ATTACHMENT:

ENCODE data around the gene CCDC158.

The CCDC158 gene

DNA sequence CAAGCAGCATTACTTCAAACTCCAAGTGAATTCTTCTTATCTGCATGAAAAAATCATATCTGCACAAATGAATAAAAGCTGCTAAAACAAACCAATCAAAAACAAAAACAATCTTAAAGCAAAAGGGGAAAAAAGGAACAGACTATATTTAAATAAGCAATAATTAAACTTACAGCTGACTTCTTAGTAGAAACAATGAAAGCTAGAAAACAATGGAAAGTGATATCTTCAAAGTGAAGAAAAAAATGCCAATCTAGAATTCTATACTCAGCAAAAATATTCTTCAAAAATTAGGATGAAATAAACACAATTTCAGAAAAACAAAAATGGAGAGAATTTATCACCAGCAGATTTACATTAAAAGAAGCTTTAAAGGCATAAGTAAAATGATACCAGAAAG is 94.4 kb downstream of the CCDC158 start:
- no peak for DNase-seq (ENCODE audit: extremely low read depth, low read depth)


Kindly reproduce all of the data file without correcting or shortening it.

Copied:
ENCODE data around the gene CCDC158.

The CCDC158 gene

DNA sequence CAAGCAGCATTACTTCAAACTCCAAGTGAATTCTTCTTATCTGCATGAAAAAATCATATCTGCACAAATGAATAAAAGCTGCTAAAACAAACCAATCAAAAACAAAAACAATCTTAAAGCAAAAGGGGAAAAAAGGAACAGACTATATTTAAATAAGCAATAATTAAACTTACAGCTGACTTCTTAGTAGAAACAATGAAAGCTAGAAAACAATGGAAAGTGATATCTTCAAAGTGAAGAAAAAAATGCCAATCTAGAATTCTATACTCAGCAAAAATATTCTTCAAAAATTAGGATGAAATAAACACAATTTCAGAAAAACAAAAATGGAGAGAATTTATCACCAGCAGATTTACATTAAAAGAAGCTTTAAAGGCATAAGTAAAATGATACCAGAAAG is 94.4 kb downstream of the CCDC158 start:
- no peak for DNase-seq (ENCODE audit: extremely low read depth, low read depth)